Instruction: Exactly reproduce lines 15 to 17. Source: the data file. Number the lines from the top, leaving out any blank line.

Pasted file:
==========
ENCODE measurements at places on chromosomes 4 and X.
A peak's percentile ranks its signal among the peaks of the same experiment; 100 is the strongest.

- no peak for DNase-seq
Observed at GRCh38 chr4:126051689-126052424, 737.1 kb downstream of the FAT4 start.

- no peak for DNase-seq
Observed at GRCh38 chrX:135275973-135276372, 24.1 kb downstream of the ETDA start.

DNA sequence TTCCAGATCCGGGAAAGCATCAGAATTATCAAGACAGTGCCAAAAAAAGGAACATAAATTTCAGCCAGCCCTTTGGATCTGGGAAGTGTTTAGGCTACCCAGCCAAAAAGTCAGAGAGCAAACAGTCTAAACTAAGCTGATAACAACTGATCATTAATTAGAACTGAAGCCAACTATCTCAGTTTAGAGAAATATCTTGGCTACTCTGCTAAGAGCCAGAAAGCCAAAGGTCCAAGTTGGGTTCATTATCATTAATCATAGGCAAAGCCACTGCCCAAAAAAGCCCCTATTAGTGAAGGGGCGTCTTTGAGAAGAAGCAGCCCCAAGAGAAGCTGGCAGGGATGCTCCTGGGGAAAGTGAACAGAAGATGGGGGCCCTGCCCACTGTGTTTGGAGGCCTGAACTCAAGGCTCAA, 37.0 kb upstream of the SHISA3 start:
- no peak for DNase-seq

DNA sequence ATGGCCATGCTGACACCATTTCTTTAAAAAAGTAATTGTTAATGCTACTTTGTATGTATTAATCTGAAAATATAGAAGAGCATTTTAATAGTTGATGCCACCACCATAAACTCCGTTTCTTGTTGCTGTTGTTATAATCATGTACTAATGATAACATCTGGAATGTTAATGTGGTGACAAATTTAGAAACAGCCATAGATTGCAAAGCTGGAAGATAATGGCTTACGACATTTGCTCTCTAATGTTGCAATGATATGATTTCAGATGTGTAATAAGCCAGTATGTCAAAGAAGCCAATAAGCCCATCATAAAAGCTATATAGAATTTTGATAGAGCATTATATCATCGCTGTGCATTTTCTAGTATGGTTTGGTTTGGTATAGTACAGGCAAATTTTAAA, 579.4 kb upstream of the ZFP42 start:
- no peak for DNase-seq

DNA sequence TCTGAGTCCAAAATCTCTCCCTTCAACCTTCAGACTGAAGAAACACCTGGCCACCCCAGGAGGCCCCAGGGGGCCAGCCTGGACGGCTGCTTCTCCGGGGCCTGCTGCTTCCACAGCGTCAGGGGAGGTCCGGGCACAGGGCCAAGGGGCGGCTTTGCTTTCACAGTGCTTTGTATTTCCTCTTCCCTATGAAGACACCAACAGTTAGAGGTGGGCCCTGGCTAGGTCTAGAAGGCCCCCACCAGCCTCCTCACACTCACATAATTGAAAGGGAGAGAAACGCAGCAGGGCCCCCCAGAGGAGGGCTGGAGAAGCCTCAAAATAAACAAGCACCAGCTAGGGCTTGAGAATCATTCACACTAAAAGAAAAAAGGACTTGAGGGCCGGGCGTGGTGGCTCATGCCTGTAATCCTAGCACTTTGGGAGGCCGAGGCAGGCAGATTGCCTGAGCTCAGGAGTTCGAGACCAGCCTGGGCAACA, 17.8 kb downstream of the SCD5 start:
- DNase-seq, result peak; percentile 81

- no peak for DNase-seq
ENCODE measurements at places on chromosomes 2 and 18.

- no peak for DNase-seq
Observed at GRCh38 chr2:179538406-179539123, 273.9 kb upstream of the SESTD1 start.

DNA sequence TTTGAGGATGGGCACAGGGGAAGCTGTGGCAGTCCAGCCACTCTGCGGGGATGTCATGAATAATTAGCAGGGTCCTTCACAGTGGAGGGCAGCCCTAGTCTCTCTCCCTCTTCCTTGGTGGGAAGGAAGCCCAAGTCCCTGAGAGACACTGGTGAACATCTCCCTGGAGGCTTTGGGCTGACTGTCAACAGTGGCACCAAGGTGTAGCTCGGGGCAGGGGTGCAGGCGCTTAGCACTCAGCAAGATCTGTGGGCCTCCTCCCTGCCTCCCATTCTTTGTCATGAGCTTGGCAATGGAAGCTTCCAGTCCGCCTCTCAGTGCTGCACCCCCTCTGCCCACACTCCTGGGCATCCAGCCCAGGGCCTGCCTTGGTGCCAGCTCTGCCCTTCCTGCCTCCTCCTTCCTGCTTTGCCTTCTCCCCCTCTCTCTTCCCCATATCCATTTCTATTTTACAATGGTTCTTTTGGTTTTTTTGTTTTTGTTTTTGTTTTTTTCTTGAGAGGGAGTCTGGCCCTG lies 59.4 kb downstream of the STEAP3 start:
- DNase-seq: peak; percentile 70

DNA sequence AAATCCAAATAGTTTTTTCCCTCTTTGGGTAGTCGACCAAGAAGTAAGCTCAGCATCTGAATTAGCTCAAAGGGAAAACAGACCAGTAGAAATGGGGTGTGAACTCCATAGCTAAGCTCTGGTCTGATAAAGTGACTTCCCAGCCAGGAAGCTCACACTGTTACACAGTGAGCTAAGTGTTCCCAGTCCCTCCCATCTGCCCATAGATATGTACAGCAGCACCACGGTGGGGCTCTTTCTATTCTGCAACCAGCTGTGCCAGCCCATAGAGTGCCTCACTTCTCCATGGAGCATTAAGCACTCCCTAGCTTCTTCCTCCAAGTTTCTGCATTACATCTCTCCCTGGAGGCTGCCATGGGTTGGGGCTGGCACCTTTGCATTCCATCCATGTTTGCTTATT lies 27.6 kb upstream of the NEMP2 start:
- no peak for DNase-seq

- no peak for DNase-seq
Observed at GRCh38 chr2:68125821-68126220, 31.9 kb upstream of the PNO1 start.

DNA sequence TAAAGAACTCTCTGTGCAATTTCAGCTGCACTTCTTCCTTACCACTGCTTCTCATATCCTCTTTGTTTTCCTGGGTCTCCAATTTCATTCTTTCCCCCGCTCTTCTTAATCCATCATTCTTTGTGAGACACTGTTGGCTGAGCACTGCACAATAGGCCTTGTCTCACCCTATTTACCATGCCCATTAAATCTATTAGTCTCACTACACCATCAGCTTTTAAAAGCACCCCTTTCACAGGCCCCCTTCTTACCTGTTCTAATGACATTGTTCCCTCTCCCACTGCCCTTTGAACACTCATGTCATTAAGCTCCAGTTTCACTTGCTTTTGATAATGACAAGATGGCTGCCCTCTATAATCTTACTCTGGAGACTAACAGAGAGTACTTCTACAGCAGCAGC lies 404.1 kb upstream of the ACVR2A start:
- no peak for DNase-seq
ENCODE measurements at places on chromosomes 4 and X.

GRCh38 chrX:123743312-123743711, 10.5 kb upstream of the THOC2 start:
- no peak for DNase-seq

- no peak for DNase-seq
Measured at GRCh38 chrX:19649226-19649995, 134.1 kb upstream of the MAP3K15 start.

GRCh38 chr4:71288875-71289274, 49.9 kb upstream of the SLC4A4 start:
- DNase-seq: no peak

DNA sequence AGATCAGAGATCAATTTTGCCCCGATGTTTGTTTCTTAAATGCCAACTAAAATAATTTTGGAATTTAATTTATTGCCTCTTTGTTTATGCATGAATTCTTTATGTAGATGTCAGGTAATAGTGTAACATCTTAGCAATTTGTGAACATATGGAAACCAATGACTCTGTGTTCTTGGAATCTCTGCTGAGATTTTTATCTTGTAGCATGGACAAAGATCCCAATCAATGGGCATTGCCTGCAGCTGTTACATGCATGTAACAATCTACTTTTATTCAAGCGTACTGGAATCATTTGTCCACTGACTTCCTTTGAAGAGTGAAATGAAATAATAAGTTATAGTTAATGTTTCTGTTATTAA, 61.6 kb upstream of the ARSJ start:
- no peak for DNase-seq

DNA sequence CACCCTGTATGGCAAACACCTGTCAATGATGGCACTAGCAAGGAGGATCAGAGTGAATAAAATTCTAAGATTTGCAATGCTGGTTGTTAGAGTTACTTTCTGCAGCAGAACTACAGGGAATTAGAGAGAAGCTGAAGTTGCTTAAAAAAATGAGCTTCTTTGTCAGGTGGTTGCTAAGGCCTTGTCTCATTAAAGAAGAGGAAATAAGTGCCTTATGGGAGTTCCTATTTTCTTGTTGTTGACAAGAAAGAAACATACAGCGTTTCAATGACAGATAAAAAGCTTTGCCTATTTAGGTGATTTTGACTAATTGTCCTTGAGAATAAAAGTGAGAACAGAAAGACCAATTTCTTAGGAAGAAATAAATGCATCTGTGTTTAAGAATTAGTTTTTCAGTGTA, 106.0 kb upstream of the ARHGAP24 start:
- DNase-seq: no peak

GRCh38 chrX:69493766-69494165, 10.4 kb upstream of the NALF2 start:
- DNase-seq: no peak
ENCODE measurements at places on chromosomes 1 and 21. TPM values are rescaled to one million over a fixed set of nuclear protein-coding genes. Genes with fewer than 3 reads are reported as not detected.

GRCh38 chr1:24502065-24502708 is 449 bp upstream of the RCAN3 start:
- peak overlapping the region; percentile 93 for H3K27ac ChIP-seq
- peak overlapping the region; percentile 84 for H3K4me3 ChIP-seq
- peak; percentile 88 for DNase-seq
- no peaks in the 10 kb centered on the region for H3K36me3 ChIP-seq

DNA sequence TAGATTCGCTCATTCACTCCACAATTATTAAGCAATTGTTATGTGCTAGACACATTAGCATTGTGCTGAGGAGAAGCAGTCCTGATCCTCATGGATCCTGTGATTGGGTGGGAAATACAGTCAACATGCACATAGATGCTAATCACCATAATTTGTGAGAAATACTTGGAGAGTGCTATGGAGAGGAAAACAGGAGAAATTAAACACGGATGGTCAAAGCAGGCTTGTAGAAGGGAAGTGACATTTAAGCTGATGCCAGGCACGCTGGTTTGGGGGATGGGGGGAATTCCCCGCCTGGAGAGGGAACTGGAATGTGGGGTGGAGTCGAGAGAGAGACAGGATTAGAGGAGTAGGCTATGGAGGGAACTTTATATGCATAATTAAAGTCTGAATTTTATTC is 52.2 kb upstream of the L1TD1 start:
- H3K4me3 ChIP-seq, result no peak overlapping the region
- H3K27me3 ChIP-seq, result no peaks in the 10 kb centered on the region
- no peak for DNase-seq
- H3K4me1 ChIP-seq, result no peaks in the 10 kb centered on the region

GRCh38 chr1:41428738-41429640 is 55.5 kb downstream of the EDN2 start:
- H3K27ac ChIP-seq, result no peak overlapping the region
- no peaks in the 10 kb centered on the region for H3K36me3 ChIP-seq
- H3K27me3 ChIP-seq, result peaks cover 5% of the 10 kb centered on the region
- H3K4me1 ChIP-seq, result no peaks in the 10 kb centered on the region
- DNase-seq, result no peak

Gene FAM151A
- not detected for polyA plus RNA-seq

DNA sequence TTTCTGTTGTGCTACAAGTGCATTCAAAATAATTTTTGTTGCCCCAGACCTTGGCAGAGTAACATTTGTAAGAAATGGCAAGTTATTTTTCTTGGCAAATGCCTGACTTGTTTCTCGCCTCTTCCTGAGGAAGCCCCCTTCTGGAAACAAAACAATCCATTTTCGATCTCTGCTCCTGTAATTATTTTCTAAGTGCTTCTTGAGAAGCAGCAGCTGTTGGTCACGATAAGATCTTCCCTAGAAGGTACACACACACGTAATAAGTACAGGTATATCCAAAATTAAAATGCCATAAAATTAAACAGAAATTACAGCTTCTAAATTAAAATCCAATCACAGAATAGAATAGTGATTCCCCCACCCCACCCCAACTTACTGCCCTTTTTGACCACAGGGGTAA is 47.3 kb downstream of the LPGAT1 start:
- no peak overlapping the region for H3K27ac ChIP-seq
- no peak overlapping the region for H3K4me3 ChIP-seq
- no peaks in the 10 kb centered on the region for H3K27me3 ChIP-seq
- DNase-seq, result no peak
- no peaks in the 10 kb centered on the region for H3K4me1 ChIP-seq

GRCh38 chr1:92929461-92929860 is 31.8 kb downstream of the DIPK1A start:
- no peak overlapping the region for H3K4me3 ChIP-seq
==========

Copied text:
- no peak for DNase-seq
Observed at GRCh38 chr2:179538406-179539123, 273.9 kb upstream of the SESTD1 start.

DNA sequence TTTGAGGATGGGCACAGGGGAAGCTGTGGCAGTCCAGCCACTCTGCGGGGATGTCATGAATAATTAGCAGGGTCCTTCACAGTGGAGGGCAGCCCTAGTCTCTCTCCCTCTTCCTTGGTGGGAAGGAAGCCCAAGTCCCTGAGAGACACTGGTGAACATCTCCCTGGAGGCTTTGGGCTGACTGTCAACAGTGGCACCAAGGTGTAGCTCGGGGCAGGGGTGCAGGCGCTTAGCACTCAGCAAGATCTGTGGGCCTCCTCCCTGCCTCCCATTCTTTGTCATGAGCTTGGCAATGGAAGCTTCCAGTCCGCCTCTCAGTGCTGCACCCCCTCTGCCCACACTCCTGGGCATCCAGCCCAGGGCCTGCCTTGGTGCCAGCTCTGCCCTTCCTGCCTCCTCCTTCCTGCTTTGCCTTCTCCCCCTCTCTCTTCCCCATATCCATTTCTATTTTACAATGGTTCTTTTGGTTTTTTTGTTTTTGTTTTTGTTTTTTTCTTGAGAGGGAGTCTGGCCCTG lies 59.4 kb downstream of the STEAP3 start: